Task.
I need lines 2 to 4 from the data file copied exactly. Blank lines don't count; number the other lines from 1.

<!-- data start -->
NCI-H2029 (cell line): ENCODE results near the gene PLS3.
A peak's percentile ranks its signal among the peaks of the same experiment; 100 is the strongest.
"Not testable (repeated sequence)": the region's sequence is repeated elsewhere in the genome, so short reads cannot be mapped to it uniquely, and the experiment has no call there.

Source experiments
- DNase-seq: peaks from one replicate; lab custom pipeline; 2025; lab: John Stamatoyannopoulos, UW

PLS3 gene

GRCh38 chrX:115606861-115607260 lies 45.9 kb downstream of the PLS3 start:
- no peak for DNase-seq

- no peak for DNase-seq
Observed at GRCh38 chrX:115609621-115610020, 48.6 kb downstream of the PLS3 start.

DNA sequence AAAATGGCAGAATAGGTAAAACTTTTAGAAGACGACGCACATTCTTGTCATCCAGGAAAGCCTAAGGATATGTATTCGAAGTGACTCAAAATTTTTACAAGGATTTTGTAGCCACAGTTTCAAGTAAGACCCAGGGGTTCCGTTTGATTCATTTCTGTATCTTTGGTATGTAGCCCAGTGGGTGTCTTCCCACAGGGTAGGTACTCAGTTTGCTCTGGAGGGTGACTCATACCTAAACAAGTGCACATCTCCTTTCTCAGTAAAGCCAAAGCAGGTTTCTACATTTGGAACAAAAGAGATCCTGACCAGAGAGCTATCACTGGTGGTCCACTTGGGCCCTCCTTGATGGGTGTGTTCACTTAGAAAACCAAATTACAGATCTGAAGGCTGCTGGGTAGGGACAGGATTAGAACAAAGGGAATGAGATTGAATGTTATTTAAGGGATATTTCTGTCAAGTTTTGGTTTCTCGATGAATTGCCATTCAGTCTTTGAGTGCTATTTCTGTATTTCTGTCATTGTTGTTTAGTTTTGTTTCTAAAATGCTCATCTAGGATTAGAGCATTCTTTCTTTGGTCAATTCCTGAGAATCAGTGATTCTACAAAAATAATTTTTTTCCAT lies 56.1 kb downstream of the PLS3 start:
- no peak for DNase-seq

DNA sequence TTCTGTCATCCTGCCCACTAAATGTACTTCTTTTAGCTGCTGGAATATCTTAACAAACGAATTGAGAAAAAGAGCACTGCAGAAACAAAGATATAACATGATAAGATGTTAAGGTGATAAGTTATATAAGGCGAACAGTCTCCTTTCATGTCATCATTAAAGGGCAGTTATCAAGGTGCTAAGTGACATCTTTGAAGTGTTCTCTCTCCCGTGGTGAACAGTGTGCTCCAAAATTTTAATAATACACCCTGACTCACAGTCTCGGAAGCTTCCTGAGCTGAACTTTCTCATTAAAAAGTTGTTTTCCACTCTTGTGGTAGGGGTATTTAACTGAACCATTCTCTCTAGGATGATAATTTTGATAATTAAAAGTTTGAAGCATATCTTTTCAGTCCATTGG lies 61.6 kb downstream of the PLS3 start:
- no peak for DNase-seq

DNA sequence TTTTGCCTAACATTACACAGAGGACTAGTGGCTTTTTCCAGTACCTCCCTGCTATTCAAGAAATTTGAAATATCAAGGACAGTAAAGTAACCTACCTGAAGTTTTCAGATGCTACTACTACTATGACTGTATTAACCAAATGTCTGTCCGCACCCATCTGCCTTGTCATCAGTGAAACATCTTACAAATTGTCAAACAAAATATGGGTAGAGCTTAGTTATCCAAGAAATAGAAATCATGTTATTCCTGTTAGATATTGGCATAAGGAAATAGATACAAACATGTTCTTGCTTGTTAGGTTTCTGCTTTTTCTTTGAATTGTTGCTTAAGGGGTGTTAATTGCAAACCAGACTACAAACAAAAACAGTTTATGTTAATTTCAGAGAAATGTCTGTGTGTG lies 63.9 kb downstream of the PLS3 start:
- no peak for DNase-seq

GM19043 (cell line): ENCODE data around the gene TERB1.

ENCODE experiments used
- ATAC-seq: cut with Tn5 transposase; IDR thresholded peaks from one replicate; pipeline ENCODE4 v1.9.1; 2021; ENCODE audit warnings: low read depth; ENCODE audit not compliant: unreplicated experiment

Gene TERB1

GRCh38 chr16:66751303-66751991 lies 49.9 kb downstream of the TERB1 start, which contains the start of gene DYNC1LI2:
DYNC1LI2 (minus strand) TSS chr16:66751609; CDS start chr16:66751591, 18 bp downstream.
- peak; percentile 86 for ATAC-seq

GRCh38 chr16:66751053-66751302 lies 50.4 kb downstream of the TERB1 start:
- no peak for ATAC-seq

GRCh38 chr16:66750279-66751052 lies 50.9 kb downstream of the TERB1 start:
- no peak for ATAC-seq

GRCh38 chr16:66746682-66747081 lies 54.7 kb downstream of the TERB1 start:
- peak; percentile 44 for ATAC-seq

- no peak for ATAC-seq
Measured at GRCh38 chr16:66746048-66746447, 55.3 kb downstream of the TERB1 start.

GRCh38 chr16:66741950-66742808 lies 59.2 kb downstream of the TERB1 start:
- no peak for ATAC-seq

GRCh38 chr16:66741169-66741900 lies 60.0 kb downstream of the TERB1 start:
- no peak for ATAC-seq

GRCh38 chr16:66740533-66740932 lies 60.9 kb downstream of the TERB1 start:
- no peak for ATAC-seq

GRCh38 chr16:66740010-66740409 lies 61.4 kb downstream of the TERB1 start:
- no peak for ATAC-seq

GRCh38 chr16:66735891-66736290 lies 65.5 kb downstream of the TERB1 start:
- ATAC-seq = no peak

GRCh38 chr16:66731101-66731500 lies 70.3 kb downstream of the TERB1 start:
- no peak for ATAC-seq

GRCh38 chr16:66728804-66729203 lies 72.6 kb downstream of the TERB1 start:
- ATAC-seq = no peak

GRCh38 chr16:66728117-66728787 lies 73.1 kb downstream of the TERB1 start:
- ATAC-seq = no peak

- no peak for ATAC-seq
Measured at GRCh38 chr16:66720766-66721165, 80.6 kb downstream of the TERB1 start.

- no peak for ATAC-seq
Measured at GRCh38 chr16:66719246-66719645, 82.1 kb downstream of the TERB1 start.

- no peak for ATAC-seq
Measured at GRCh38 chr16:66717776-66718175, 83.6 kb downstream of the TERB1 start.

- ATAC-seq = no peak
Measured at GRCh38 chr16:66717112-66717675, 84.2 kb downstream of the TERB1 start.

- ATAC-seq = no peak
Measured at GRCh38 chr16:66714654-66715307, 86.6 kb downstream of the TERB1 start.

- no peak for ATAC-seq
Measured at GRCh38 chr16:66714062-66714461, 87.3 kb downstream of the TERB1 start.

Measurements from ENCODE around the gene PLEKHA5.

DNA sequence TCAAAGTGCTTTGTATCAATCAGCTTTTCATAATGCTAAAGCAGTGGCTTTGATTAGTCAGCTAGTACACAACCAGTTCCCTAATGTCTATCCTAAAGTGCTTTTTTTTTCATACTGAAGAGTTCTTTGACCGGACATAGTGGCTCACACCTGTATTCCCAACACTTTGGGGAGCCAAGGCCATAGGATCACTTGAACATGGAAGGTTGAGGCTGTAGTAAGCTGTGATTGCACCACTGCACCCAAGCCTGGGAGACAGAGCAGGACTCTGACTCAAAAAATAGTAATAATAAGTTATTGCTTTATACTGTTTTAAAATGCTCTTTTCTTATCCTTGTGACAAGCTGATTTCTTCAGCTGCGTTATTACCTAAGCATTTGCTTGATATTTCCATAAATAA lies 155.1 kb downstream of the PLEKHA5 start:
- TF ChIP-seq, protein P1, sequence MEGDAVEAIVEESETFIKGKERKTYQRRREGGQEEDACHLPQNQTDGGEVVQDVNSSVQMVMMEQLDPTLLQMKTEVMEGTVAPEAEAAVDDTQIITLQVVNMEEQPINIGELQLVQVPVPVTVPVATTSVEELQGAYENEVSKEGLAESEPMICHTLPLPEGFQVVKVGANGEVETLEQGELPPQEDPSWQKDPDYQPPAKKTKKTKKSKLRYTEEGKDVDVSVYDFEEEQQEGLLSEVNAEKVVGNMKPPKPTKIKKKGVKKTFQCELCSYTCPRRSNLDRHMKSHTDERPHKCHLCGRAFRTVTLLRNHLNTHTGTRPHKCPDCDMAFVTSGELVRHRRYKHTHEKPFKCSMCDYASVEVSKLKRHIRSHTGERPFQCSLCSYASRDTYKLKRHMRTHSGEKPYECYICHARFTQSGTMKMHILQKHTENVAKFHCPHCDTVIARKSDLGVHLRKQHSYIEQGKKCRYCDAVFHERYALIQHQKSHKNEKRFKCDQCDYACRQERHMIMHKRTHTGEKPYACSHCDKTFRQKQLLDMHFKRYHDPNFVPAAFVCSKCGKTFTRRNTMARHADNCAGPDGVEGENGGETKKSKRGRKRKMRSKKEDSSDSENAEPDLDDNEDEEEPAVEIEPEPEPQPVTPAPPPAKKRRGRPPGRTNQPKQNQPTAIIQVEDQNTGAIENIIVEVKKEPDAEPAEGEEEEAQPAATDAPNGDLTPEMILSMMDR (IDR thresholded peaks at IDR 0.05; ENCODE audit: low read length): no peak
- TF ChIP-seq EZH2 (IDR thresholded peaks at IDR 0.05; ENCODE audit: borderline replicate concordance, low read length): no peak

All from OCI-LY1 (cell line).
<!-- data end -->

A peak's percentile ranks its signal among the peaks of the same experiment; 100 is the strongest.
"Not testable (repeated sequence)": the region's sequence is repeated elsewhere in the genome, so short reads cannot be mapped to it uniquely, and the experiment has no call there.

Source experiments